Milwaukee Bucks coach Mike Budenholzer stopped from a brief conversation with center Thon Maker a few days a go. At that time, neither of them knew veteran center John Henson needed surgery to repair a ligament in his left wrist.
All Budenholzer knew was he liked what he had been seeing from Maker both on the court in spot minutes as well as during practices and individual workouts. Maker was grinding hard, doing everything that was asked of him and keeping a positive attitude despite not getting many meaningful minutes, appearing in just six of the Bucks’ first 14 games and playing more than 10 minutes only twice.
“Just to be ready. You never know when your number’s going to be called,” Maker recalled when asked what Budenholzer’s message was to him.
With Friday’s announcement that Henson is out indefinitely – his surgery could keep him out beyond the all-star break – Maker’s time has come to again prove himself as a capable part of the Bucks’ rotation. He didn’t want his latest chance to come due to an injury to any of his teammate, but the third-year center knows how much the Bucks are counting on him to consistently perform as their backup center.
“Every single time I check in I got to find a way to give us a boost,” Maker said. “It’s unfortunate with John’s situation, but he said the same thing. He just said, ‘You’re up. It’s your opportunity. Just go out there and show the world what you’re made of.’”
Maker has heard and said the words, “stay ready” more than any Bucks player over the past three seasons.
As a rookie, Maker played sparingly before exploding down the stretch, starting 34 games and breaking out during the playoffs. He then began his second season as a starter but couldn’t duplicate the success from the spring and lost his starting spot to Henson after seven games.
Maker struggled with inconsistency throughout the rest of the year and ended the regular season out of the rotation. Then, seemingly out of nowhere, Maker again broke out in the playoffs, using his shot-making, aggressive defense and energy to help the Bucks climb out of a 2-0 hole against the Boston Celtics.
Under Budenholzer, Maker has again had to bide his time. In the past, Maker’s niche was being the team’s lone big man who could proficiently shoot three-pointers to provide space for Giannis Antetokounmpo and the team’s other drivers. This season, though, everyone on the Bucks roster has become capable of shooting three-pointers, leading Budenholzer to lean on Brook Lopez and Henson – more consistent, veteran players – as the two centers in his regular rotation.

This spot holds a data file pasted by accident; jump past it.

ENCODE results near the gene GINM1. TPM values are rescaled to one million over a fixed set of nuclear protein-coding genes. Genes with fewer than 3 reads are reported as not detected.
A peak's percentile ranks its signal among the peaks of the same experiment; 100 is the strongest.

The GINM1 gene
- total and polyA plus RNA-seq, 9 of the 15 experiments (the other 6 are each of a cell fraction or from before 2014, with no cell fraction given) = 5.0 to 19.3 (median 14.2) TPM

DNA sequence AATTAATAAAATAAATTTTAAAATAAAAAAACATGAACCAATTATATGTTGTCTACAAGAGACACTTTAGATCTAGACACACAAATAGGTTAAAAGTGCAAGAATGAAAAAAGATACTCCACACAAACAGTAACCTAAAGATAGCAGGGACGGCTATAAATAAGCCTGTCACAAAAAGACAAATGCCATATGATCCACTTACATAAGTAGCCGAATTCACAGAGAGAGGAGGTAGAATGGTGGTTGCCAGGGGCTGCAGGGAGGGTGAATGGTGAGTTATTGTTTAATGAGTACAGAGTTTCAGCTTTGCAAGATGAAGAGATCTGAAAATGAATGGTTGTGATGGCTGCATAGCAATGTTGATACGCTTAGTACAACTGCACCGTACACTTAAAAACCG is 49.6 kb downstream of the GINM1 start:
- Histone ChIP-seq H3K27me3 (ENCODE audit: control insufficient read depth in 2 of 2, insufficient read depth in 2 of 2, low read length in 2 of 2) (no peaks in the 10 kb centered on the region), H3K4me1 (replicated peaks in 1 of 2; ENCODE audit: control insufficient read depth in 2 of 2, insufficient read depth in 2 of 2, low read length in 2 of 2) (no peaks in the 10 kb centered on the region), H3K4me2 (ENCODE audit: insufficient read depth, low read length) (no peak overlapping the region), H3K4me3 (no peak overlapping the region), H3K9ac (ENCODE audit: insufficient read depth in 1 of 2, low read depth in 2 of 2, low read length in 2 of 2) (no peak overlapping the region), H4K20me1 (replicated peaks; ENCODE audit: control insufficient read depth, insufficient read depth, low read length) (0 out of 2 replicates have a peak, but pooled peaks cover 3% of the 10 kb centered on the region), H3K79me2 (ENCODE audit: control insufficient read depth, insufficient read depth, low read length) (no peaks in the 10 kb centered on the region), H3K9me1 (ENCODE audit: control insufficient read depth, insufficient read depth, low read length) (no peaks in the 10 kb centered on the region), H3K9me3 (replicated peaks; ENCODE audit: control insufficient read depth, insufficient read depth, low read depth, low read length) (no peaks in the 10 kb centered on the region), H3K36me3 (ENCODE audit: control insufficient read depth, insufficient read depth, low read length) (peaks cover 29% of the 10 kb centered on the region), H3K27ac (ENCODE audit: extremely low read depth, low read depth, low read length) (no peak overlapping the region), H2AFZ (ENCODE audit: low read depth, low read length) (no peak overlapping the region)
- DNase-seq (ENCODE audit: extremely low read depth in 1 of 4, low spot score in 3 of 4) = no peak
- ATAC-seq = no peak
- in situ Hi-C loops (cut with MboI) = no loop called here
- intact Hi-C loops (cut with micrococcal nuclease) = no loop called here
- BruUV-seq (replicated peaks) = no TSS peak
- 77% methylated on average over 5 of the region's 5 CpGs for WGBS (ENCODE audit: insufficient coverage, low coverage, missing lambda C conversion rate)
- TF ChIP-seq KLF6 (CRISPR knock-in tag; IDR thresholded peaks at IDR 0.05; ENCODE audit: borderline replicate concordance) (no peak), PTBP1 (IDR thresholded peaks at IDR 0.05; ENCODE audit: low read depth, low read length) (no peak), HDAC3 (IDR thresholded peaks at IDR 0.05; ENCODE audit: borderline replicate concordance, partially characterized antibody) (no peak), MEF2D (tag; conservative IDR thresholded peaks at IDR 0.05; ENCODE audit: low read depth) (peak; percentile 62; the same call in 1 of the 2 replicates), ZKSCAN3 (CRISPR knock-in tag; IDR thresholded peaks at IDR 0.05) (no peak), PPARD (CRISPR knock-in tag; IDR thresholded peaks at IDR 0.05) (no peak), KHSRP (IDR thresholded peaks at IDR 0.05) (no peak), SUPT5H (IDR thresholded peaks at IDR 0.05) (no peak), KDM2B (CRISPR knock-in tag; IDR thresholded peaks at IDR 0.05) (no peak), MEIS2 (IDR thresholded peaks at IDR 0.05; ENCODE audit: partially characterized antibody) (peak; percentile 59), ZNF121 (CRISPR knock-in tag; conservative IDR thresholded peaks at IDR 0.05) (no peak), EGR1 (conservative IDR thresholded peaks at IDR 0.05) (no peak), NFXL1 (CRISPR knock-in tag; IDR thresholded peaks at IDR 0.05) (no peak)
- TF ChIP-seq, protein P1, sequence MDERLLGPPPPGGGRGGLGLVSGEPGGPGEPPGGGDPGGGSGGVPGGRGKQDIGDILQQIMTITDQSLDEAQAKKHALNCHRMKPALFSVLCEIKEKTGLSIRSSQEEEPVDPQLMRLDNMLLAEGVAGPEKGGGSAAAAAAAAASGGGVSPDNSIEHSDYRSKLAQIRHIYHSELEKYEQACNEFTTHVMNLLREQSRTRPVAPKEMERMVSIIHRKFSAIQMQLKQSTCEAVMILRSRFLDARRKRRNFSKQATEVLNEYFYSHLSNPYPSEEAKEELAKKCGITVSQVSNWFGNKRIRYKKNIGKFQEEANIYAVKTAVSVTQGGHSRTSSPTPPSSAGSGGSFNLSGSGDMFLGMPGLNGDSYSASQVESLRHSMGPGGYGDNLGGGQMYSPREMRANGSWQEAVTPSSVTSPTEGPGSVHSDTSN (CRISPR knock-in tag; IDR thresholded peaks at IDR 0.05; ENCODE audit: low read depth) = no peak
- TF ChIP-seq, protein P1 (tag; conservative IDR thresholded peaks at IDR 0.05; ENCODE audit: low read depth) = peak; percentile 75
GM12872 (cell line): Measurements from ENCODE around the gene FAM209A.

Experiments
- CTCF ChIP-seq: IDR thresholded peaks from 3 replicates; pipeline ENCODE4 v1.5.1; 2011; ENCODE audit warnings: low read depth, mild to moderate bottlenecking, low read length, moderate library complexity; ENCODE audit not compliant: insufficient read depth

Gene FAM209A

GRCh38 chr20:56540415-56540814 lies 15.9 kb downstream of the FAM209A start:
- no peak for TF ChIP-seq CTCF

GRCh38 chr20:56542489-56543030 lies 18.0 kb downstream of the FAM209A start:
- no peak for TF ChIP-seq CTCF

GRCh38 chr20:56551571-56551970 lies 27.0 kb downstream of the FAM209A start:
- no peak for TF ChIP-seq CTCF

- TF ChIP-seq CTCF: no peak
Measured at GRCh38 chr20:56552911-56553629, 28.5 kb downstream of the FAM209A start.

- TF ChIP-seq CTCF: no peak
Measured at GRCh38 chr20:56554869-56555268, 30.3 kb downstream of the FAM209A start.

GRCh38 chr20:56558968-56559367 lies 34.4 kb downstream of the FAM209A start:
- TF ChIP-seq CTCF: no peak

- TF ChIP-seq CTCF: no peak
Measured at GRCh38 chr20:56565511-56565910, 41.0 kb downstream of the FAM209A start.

Over time, though, Budenholzer saw enough for Maker that he knew he could use the 7-foot-1 center more. Maker performed well in extended minutes against the Raptors, handled himself well in mop-up minutes and on Wednesday was part of a five-man unit that turned a 15-point deficit into an eight-point lead against the Memphis Grizzlies.
On Friday, in the first game Henson sat out due to his injury, Maker didn’t put up gaudy stats – nine points, 3 of 10 shooting, three rebounds, one assist and one block – but he provided a needed jolt of energy as well as some defensive flexibility.
“I think he’s having a positive impact for us,” Budenholzer said. “I think in the first half and in general, we’re not playing with the kind of urgency we need to play with and, again, he’s somebody that brings the effort, the energy. He lifts his teammates up. It’s very unfortunate – injuries happen – but to have somebody like Thon that brings that to the table (is important). The timing of his emergence into the rotation, I think is very good for us because we need that.”
In terms of the defense, Budenholzer has often preferred a zone drop scheme, with his centers falling back to defend the hoop against pick and rolls. That can leave the Bucks vulnerable to opposing big men popping out for three-pointers or ball-handlers using the extra space in the mid-range to knock down shots or create for others.
Maker is still getting used to that scheme, which involved fighting his instincts. Under the team’s former coaching staff led by Jason Kidd, Maker’s job was to aggressively pressure on screens, disrupting the ball-handler then using his athleticism to recover if needed. Of all the Bucks’ centers, Maker’s unique length, quickness and athleticism lend themselves more to that type of scheme.
“Sometimes I caught myself stepping up and some of the coaches were like, ‘You’re too aggressive; back up, back up,’” Maker said. “I’m like, I’m just trying to get the energy going. We’re getting stops and I’m getting thirsty for more stops.”
Over time, Budenholzer seems to have grown more comfortable with the idea of using Maker’s aggressiveness.
“(When) Coach calls ‘Push’ and we go into ‘Push,’ I start to wake up even more because I get to be more aggressive and all-out energy,” Maker said.
“He trusts that I’ll be there to stop the ball, first and foremost, once we get into the coverage in terms of trapping and getting the ball out of the guard’s hands. Then also, recovering. I’m really good at recovering back either to my man or the next rotation. Having that energy on the ball is key.”
While he’s strung together a pair of solid performances over the past couple games, the Bucks are going to need Maker to provide a positive impact for the long haul to make up for what is expected to be an extended absence for Henson. If he can’t, the Bucks have Christian Wood, who earned the final roster spot on the team out of training camp, waiting for his own chance.
“It’s a big opportunity (for Maker),” Antetokounmpo said. “I always talk to Thon every day. It’s all about getting better and bringing energy for his team because that’s what he’s got to do. He can’t have nights off.”